When heart disease or stroke runs in a family, it's important to talk about it with children and other close family members. The conversation may be hard, but the payoff—better health for all—can be huge, according to the September 2013 Harvard Heart Letter.
"Knowing your family history is one of most powerful tools we have to guide how we take care of ourselves from a health perspective," says Dr. Paula A. Johnson, professor of cardiology at Harvard Medical School and chief of the Division of Women's Health at Brigham and Women's Hospital. "This is a chance for your children to make changes that will have both immediate and long-term payoffs."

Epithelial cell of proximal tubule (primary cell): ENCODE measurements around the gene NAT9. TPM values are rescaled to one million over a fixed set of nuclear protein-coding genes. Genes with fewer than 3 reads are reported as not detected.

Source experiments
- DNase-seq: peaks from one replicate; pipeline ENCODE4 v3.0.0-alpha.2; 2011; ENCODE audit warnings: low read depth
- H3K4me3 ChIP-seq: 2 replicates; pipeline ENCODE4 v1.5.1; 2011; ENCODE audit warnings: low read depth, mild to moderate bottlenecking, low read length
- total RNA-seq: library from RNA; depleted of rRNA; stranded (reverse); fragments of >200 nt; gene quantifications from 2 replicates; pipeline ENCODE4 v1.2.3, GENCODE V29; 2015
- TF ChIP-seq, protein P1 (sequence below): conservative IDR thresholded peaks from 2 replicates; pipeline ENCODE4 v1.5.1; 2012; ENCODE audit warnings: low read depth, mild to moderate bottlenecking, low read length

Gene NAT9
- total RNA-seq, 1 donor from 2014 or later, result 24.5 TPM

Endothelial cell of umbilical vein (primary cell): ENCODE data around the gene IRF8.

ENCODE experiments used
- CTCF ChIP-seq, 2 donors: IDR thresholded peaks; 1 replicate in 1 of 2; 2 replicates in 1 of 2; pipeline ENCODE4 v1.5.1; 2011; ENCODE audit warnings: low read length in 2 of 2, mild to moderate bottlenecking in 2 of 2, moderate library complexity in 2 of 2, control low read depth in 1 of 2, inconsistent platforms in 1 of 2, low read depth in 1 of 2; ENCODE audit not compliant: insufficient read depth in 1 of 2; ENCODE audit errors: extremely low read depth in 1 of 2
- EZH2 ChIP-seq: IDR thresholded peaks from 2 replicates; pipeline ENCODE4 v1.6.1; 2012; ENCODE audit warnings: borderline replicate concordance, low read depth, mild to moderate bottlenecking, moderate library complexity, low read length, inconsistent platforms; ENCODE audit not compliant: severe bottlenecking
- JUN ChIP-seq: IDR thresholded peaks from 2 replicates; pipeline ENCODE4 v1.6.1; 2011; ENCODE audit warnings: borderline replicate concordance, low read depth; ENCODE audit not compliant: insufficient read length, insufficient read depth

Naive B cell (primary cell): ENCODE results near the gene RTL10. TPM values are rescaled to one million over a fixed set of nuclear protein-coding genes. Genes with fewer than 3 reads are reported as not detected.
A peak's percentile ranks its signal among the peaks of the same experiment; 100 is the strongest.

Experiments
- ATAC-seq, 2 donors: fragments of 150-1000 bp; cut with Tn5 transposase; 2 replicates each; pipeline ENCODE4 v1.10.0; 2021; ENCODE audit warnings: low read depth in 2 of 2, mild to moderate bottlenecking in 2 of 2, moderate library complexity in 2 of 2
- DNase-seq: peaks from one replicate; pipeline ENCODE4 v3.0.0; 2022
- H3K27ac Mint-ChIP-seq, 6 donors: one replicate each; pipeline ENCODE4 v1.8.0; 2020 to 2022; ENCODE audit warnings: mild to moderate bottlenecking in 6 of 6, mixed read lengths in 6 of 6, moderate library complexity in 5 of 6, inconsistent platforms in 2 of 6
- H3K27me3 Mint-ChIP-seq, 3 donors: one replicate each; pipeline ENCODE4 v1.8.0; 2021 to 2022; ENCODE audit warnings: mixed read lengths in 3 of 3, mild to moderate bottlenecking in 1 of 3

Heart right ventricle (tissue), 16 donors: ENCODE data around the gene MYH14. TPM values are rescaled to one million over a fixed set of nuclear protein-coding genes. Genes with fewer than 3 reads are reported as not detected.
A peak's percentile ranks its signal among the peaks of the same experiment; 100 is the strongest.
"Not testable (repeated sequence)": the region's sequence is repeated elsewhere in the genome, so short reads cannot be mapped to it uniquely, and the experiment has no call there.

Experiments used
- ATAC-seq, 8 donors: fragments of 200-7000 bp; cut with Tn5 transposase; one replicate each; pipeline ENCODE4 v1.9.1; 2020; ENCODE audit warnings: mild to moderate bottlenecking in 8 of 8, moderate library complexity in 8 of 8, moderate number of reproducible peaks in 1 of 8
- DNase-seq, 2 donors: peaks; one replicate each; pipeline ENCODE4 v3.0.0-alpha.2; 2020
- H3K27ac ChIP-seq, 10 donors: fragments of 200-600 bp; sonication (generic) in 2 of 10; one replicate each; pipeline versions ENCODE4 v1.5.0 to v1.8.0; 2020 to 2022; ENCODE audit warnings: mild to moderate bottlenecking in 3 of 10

Having a family history of heart disease isn't trivial. In a study of more than 122,000 Utah families, 14% had a history of heart disease. But members of those families made up 72% of people who had early heart disease, 48% of people with heart disease at any age, and 86% of people who had strokes before age 75.
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